Cahiers du Horror 10: Director Roundup March 2022

Who will create the next great slasher?

Didn’t see this one coming. Always a bunch of hams in their videos, it’s no surprise the Foo Fighters would make a movie, and why not a horror movie–Studio 666. Nice to see the rock ‘n’ roll horror subgenre grow, especially when real rockers are involved: i.e. Monster Dog (1984), Rock ‘n’ Roll Nightmare (1987) (Thor Forever!) along with others. The trailer also reveals that it’s an evil book movie, and I can’t pass that up: Lovecraft, Equinox (1970), the Evil Dead ouvre–hope you all caught Creepshow season 3 episode 1, “Public Television of the Dead”.

The flick is based on a story by Dave Grohl, screenplay by Jeff Buhler and Rebecca Hughes. It’s directed by BJ McDonnell, who has mostly directed some 2016 Slayer music videos and other shorts. It’s his camera operator and Steadicam operator resume though, that makes him overqualified for anything–Malignant (2021), Zombieland: Double Tap (2019), Shazam! (2019). This appears to be his first directorial effort. I bet the camera work will be exceptional. Also, Slayer guitarist appears as the doomed tech, Krug.

Screenwriter Buhler wrote the screenplay for Pet Sematary (2019), Jacob’s Ladder (2019), The Midnight Meat Train (2008), and the “J is for Jesus” segment of ABC’s of Death 2 (2014). His background looks like it’s from someone who likes a challenge. Screenwriter Hughes looks like she took some time off and returned in a superhero landing with Studio 666.

Wait a minute now. Looks like independent filmmaker Jason Trost is in the movie as “Tech”. Trost has made quite a bit of movies, and is mostly known for the brilliant All Superheroes Must Die (2011), the sequel All Superheroes Must Die 2: The Last Superhero (2016), and his long running film series The FP (2011), of which part four is in post-production.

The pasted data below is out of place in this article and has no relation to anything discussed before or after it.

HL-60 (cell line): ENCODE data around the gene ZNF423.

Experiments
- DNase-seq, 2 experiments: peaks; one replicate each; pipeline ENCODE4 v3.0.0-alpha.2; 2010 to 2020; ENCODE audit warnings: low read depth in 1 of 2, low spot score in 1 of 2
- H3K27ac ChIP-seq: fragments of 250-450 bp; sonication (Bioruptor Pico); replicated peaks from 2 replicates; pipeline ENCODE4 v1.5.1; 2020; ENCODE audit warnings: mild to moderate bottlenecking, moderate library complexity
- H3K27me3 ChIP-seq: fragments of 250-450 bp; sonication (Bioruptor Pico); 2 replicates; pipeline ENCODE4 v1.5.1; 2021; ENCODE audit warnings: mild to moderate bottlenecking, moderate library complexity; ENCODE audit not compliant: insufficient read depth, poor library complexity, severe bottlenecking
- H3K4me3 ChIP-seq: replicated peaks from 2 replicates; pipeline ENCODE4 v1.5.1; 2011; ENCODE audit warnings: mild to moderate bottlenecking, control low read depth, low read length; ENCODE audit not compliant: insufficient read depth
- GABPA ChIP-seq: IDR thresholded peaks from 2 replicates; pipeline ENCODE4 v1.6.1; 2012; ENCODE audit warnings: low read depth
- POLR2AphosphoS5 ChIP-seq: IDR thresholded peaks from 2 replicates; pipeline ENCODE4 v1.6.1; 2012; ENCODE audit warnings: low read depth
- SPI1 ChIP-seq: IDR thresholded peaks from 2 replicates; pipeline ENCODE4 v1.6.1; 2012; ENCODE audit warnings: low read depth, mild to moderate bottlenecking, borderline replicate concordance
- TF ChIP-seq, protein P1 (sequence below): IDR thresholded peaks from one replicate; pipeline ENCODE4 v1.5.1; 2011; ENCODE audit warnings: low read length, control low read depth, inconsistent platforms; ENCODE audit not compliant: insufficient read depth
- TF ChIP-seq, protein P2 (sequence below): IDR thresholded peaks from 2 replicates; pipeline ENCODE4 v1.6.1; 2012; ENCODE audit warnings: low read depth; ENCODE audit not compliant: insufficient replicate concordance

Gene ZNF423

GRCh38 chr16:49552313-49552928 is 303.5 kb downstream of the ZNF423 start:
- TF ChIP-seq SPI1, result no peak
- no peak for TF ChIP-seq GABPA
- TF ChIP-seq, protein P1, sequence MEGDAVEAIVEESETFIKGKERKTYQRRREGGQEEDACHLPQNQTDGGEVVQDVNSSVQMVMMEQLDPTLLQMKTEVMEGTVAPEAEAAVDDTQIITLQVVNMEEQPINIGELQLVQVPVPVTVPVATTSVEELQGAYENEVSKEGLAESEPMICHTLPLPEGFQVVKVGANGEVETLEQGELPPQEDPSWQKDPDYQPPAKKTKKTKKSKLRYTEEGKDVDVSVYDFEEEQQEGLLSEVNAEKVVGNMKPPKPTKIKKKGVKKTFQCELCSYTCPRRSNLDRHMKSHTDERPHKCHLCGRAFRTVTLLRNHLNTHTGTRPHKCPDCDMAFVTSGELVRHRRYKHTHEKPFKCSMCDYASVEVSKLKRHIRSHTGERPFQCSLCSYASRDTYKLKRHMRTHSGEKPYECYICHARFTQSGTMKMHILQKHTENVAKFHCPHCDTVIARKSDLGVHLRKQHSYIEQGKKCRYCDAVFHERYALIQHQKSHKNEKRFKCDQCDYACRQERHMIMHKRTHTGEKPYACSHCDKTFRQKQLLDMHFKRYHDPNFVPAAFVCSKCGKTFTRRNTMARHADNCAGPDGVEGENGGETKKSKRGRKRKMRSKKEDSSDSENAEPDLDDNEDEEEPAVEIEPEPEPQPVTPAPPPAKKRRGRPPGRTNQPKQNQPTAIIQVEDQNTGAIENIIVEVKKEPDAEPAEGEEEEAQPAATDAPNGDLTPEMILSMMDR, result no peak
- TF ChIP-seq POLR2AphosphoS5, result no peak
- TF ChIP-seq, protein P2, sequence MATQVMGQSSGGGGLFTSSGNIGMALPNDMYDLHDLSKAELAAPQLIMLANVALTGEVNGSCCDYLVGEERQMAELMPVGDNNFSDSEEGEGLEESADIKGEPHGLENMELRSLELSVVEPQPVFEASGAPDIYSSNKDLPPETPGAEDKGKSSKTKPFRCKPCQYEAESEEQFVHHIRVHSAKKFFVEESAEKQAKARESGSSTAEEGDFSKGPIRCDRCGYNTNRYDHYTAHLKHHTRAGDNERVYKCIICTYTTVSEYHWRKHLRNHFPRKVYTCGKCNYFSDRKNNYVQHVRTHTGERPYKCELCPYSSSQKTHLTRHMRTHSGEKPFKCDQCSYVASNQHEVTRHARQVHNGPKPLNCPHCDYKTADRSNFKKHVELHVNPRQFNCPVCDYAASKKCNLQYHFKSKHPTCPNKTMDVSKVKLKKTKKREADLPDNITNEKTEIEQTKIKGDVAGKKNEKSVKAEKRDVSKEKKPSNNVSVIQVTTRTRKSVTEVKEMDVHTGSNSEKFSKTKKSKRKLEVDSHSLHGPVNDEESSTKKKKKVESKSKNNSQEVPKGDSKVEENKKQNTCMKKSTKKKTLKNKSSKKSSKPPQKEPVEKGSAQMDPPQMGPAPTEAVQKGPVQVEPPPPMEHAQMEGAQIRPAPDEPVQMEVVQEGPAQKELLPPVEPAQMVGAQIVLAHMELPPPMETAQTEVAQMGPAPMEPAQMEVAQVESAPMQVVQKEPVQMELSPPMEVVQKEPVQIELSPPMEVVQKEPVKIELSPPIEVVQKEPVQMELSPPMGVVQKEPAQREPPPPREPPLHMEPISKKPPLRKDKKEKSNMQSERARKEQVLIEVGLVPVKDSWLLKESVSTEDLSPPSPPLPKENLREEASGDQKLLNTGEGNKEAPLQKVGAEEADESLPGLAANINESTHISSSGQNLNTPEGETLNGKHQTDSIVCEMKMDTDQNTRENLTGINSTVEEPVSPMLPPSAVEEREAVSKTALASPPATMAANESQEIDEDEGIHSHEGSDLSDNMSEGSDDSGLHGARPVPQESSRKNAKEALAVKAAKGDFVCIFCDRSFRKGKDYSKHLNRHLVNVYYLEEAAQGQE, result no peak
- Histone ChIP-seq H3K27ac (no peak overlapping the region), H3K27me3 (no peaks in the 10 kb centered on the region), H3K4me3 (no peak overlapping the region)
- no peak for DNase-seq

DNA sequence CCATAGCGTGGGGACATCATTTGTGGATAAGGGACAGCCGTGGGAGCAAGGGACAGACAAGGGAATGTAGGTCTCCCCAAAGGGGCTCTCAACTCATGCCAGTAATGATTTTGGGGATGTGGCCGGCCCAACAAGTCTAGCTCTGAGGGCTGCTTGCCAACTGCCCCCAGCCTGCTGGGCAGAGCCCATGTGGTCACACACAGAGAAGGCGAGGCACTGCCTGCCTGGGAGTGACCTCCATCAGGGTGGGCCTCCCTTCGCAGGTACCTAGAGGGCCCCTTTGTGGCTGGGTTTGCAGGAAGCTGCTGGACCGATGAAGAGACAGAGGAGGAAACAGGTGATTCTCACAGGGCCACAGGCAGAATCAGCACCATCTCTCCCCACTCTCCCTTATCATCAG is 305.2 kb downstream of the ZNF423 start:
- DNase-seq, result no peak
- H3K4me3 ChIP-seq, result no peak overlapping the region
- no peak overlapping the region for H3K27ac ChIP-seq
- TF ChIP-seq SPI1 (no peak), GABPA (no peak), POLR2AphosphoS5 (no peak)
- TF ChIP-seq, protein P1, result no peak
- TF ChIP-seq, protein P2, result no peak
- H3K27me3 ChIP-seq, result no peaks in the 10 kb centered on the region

Shudder continues to satisfy the voracious appetites of horror fans. They exhumed Joe Bob Briggs, they revived Creepshow as a series, Elvira joined the Shudder coven, and, before your writer could get his notes together from announcement to exhibition, they distributed the fourth installment of the V/H/S series V/H/S/94 (2021). This is all to the chagrin of those who don’t like found footage films–the genre that just won’t die.

This latest installment includes “Empty Wake” by Simon Barrett, “Terror” by Ryan Prows, “Holy Hell” by Jennifer Reeder, “The Subject” by Timo Tjahjanto, and “Storm Drain” by Chloe Okuno. All works are also written by the directors with a special mention for Steven Kostanski who directed “The Veggie Masher” commercial in Okuno’s “Storm Drain”. Kostanski’s no beginner though. As a part of the Astron 6 team he worked in many creative rolls including directing or co-directing on Manborg (2011), Father’s Day 92011), The Void (2016) and Psycho Goreman (2020).

While the buzz on this installment fizzled quickly it’s important to note a change in the series, which finally includes two female directors, Chloe Okuno, whose freshman feature, a thriller titled Watcher (2022), was a recent Sundance Film Festival favorite; and Jennifer Reeder, with one feature already, and a second in postproduction: Knives and Skin (2019), a thriller–called a noir in some places–about a missing girl in the U.S. Midwest; and the exorcism gone wrong, Night’s End (2022)–the best kind of exorcisms.

Barrett wrote and directed the wraparound story “Tape 49” in V/H/S/2 (2013), about two private investigators hired to find a missing college boy which leads them to the titular vhs tapes. He also wrote and directed Séance (2021) about a group of private school girls and a séance gone wrong–those seem to be the only kind. Barrett, however, learned his trade writing and earned his directorships from writing the following, some of which are among the most important, or at least notorious, horror movies of the last twenty years: Frankenfish (2004), You’re Next (2011), The Guest (2014), Blair Witch (2016) and the segments “Tape 56” and “The Sick Thing That Happened to Emily When She Was Younger” for V/H/S (2012), “Q is for Quack” for The ABCs of Death (2012), “Phase I Clinical Trials” and the aforementioned “Tape 49” for V/H/S/2. Someone to look out for.